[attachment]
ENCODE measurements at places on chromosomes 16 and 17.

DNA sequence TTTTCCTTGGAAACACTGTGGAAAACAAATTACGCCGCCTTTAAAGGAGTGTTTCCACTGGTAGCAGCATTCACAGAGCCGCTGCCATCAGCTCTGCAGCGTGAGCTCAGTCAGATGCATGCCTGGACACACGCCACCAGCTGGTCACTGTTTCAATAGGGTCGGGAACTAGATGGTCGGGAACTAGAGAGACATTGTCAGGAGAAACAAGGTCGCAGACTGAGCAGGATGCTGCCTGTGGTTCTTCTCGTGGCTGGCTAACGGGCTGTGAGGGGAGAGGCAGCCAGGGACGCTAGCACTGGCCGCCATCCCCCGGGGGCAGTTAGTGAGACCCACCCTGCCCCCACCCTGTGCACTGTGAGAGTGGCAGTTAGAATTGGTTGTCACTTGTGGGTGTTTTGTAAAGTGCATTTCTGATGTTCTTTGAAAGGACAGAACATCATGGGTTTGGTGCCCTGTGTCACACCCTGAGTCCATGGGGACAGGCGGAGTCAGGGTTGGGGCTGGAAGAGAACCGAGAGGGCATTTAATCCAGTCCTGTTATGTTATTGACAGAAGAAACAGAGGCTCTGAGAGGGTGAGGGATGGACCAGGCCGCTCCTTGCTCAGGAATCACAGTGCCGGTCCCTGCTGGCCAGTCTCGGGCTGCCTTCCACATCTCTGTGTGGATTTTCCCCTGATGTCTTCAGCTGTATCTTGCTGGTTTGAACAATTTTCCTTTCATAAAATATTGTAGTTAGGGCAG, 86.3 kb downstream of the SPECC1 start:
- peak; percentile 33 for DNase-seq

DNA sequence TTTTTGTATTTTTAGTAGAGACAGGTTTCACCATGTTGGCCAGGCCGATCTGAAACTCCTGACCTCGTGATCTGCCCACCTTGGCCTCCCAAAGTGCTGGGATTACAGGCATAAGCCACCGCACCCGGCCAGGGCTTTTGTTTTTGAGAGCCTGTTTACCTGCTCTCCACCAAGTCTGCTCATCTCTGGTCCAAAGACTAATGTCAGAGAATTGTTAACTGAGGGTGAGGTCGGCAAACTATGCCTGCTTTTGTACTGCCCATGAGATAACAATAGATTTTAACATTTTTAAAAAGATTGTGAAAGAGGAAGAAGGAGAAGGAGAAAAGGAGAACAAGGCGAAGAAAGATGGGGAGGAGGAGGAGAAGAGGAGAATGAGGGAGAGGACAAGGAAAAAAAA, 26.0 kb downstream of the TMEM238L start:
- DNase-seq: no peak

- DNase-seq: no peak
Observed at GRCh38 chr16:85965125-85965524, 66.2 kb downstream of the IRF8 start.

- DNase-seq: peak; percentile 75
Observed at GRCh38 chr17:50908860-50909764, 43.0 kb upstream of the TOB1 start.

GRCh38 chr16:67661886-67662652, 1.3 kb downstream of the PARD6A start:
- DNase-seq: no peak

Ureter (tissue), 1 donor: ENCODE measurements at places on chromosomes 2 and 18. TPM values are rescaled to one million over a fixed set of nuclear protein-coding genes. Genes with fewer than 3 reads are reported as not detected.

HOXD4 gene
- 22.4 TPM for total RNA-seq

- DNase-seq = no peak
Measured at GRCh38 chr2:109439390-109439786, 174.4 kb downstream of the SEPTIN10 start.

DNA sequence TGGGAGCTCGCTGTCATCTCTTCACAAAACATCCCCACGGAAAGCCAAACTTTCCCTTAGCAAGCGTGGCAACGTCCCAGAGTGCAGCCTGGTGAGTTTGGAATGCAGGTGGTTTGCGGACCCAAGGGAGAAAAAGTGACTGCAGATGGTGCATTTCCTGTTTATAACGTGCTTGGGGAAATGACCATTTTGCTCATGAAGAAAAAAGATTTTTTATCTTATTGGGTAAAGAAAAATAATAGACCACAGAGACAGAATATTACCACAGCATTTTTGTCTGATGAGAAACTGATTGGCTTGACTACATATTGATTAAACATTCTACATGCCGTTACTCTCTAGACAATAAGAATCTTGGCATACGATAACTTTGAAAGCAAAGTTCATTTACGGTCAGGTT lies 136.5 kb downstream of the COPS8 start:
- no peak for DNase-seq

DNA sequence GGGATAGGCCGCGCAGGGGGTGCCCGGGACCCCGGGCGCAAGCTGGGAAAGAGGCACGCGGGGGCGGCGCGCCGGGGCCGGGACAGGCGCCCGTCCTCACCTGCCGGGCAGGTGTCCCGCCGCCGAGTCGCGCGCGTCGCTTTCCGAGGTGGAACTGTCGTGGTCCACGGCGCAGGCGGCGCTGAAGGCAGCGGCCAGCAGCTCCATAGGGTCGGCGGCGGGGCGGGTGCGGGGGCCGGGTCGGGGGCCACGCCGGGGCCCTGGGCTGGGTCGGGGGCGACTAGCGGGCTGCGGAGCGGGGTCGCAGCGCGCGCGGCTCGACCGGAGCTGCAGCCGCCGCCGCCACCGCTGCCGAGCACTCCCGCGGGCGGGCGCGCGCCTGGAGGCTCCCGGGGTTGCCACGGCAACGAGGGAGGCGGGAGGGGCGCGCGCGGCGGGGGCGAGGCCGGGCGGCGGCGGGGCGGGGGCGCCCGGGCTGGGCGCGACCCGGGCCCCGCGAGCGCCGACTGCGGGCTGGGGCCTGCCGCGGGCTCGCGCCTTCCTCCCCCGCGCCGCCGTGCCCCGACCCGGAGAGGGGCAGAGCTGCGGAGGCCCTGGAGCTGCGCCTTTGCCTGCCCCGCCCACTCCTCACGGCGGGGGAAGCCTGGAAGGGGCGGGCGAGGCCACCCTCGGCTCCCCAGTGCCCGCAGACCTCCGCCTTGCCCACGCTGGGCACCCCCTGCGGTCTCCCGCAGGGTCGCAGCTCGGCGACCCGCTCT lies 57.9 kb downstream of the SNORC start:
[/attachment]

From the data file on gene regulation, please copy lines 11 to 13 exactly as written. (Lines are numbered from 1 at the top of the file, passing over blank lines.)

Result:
- DNase-seq: no peak

Ureter (tissue), 1 donor: ENCODE measurements at places on chromosomes 2 and 18. TPM values are rescaled to one million over a fixed set of nuclear protein-coding genes. Genes with fewer than 3 reads are reported as not detected.

HOXD4 gene